Agarwal, V., Stack, E. and Ashburn, A. (2018) Exploring impact of frequency and intensity of fatigue in Parkinson's via self-report questionnaires. Annals of Physical and Rehabilitation Medicine, 61 (Supplement), e45. (doi:10.1016/j.rehab.2018.05.100).

Record type: Article

Abstract

Introduction/Background: Fatigue is one of the most disabling symptoms reported by a third of people with Parkinson's (PwP), but is difficult to diagnose and manage. The aim of our study was to explore differences between PwP experiencing fatigue at varying frequencies. Material and method: Following Ethics approval, we invited Parkinson's UK members across southern England via email, website promotion and local branch meetings to complete a self-report survey on frequency, intensity and impact of fatigue defined as ‘intense/severe tiredness, or exhaustion’. Results: In all, 100/130 (77%) people returned the questionnaires, 59 males. 67% respondents felt fatigued ‘frequently’ (2–5 times per week/few hours daily/all-day everyday), 23% ‘sometimes’ (2–5 times/month) and 10% ‘rarely’ (0–1 times/month). ‘Frequently-fatigued’ ‘sometimes-fatigued’ and ‘rarely-fatigued’ did not significantly differ in duration since diagnosis (6.8 years vs. 6.4 years vs. 7.25 years) or age (68.1 years vs. 66.2 years vs. 69.4 years). Higher proportion of ‘frequently-fatigued’ participants compared to ‘sometimes-fatigued’ and ‘rarely-fatigued’ were women (45% vs. 35% vs. 30%), working (22% vs. 17% vs. 10%), and reported greater intensity of fatigue on Parkinson's Fatigue Scale (58 vs. 42 vs. 31/80). Sixty-one percent Frequently-fatigued participants satisfied the key diagnostic-criterion of ‘feeling fatigued most of the day nearly every-day/every-day’ for establishing Parkinson's-related fatigue proposed by the Movement Disorder Society. They reported fatigue predominantly in early-afternoon (55%) and evening (49%). 84% frequently-fatigued participants could identify factors that triggered fatigue; 81% felt stress made fatigue worse. 84% frequently-fatigued participants felt tired despite resting. More frequently-fatigued PwP than sometimes-fatigued reported falls (51% vs. 26%); gave up routine activities (48% vs. 4%) and hobbies (49% v 30%); and planned further restrictions to activities (36% vs. 17%) and hobbies (37% vs. 13%) due to fatigue. Conclusion: Activity and leisure abandonment is higher among frequently-fatigued PwP who experience fatigue symptoms at greater intensity than other PwP. We plan to explore impact of fatigue in Parkinson's using wearable sensors.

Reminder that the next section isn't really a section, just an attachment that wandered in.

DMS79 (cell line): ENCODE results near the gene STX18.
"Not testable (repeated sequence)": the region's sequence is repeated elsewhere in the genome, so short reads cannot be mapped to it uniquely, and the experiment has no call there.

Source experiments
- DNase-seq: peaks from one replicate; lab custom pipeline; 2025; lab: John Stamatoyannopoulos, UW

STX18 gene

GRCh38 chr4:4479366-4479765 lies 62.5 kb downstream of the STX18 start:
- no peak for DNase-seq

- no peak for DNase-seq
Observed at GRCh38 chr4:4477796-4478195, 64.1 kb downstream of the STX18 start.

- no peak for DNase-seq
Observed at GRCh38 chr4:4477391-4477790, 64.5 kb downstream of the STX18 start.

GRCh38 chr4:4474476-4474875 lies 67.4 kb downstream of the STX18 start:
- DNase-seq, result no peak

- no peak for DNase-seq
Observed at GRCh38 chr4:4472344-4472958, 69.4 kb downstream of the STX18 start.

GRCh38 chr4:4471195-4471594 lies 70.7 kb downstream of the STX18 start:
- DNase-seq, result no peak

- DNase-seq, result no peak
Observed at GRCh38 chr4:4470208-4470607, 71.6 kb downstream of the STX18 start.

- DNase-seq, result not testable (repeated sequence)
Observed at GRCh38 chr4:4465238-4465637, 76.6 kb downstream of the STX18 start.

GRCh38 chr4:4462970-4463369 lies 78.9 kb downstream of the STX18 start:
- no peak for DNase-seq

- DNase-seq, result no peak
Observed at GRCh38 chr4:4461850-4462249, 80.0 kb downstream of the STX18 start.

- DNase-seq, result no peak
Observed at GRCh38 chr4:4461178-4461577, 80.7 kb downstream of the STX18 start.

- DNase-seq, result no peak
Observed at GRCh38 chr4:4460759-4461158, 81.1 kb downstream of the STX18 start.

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More information

Accepted/In Press date: 13 July 2018
e-pub ahead of print date: 13 July 2018
Published date: July 2018
Keywords: Fatigue, Parkinson's, Survey

Identifiers

Local EPrints ID: 425343
URI: http://eprints.soton.ac.uk/id/eprint/425343
ISSN: 1877-0657
PURE UUID: 4e56443e-15c1-474d-be32-567297fd611c
ORCID for V. Agarwal: ORCID iD orcid.org/0000-0002-6904-8243

Catalogue record

Date deposited: 12 Oct 2018 16:30
Last modified: 10 Jan 2020 17:33